Do Socially Engaged People Live Longer?

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Michael Burgess

Today is Senior Citizens Day here it New York.  Exemplary seniors active in their communities from every county were honored in Albany.   I have also been thinking a lot recently about Rev. Daniel Berrrigan,  who died recently at age 94. Berrigan was a confrontational Catholic priest who fought for peace and justice, burning selective service records and raiding military facilities in his protests against the Vietnam War.  Do people like him and others who are so publicly engaged and interested in public affairs live longer?

Pete Seeger also lived to 94 and my old friend, Rose Kryzak, the great senior activist here in New York, died four months short of her 100th birthday.   She was still concerned about senior issues and I remember her telling me in her last days she wanted to make sure some petitions were circulated!  And then, we remember Walter Cronkite, Daniel Schorr, Andy Rooney and Mike Wallace who all lived into the 90s.  There were all newspeople curious and interested in the news and public affairs of the world.

Of course, you could never say that being an activist  or a person interested in the news or public affairs means you will live longer.  There are many activists who died at younger ages.   What we do know is that if a person has good genes and can get through to older age without cancer, heart disease or Alzheimers, then he or she has a chance to live to a very old age.   Of course there are many other factors such as 1) being a non smoker, 2) eating a good diet, 3) getting some exercise, 4) having  good bank account to afford good care,  5) being married or having close relationships and 6) having low levels of stress.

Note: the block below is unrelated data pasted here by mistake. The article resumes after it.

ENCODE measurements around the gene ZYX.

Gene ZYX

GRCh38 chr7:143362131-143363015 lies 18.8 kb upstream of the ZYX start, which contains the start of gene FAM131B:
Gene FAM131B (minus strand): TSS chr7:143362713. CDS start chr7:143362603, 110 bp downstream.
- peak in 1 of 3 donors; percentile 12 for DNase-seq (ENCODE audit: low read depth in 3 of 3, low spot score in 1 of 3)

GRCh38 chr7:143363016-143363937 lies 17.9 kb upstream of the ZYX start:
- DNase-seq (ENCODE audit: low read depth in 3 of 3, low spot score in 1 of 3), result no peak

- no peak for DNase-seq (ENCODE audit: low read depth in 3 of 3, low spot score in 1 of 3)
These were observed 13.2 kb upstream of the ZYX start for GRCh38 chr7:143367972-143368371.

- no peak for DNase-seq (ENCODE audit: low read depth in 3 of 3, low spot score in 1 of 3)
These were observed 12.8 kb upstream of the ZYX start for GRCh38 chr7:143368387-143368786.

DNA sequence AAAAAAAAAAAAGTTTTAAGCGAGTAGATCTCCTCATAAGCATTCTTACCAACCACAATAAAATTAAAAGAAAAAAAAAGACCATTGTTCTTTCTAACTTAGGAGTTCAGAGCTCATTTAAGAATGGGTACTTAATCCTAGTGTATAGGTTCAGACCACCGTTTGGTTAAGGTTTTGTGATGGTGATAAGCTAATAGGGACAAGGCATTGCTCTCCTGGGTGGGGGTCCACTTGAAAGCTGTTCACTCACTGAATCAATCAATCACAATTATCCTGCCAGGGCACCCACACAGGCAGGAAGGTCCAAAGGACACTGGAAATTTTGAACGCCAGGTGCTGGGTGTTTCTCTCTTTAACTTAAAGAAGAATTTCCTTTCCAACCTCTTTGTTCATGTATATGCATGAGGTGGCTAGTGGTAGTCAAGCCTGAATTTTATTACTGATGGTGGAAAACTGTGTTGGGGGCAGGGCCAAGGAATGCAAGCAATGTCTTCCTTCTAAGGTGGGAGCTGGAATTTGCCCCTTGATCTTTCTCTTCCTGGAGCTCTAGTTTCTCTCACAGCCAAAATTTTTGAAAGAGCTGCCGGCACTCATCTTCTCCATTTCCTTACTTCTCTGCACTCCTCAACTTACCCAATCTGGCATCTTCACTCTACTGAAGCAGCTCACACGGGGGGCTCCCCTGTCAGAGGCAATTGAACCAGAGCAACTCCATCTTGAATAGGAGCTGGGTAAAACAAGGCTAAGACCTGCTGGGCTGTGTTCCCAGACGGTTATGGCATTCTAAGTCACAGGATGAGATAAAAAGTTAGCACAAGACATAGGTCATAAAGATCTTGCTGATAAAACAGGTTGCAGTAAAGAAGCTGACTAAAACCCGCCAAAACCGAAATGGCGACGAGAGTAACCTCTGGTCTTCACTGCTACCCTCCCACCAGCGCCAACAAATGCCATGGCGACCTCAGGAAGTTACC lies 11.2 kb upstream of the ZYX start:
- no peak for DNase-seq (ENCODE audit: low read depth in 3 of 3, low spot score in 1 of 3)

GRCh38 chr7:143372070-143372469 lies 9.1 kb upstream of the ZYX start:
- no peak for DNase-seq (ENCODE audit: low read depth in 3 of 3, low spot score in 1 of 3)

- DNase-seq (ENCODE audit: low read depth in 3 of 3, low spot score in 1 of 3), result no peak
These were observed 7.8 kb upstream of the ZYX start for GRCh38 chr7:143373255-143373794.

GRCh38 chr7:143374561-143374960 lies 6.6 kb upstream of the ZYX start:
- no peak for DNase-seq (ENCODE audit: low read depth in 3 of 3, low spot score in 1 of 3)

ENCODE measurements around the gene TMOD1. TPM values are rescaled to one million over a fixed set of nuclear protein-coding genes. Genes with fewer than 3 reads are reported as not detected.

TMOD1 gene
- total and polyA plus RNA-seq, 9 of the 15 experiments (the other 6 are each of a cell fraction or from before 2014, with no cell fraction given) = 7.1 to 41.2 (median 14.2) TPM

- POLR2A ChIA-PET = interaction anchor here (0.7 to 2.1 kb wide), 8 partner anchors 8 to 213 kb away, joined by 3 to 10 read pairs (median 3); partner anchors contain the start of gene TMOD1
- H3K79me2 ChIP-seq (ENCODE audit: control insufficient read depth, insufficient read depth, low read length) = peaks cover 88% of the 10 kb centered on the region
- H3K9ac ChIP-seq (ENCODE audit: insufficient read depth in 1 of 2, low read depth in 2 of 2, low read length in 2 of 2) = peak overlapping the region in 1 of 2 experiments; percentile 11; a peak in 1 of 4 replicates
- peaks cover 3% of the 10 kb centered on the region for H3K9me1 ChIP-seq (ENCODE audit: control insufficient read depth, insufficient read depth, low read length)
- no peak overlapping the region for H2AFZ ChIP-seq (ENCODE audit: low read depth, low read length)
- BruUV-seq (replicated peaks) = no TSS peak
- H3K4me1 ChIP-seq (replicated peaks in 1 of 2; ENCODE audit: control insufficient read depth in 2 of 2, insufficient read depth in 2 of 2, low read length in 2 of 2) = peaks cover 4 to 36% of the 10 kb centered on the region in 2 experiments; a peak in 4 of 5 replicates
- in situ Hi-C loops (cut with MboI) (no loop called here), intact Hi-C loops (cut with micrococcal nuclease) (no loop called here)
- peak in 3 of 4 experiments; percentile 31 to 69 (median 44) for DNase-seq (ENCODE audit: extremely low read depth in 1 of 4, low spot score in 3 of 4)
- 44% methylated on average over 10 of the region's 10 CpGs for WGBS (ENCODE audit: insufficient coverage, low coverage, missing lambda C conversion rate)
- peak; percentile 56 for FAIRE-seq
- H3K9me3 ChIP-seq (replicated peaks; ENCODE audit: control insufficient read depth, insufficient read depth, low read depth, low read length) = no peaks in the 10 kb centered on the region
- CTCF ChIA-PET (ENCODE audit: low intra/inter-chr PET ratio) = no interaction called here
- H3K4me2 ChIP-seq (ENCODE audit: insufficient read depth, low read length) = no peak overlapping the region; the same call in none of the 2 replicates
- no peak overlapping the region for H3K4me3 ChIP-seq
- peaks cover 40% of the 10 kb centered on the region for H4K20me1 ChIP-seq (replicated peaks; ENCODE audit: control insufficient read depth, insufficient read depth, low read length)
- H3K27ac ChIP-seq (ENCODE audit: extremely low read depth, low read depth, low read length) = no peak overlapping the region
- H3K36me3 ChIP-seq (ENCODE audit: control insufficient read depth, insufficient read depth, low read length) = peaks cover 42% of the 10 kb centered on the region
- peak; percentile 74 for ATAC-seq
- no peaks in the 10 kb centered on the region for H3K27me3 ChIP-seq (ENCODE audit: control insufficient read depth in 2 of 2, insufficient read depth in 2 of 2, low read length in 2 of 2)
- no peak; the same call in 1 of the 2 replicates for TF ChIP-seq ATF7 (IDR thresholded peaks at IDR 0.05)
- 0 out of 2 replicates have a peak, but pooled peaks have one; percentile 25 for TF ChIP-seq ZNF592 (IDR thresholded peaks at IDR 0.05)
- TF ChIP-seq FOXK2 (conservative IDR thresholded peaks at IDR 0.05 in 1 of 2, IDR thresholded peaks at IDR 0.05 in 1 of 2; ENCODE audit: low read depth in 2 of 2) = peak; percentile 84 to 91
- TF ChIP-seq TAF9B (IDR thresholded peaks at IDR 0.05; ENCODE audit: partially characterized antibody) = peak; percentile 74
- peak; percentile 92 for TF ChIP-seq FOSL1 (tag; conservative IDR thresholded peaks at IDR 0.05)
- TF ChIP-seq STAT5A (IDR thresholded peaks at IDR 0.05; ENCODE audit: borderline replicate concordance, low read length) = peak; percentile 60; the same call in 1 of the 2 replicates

7) Of course, advances in health care and better medicines are also a part of this.  Getting cancer and heart screenings, flu and pneumonia shots are also important.  Some of the medicines we have now can control heart disease much better and others can improve chronic conditions.

8) There have been some studies done that also show that some communities of people in certain parts of the world who live a certain lifestyle or eat a certain diet live a long life.

9) Religion can also play a part.  Many nuns living in community also seem to live longer lives. Yes, one’s happiness and beliefs are also a big part of a longer life.

10)  Number ten is enthusiasm for life.  I think it may be among the most important and answer the question I started with about Father Berrigan and the other activists.  I think the older people I have mentioned might all have had good genes to go with a number of the other factors I have cited.   I think their enthusiasm and curiosity about life and affairs of the world are very significant factors in their long lives.  I think it is quite likely that  being enthusiastic, being publicly active and engaged  in social action or being a volunteer is certainly good medicine that can extend your life even further if your genes give you a chance to live to an older age.

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I have been a senior advocate for most of my career. I was Executive Director of the New York StateWide Senior Action Council and the New York State Alliance for Retired Americans. In 2007-2010 I was the Director of the New York State Office for the Aging

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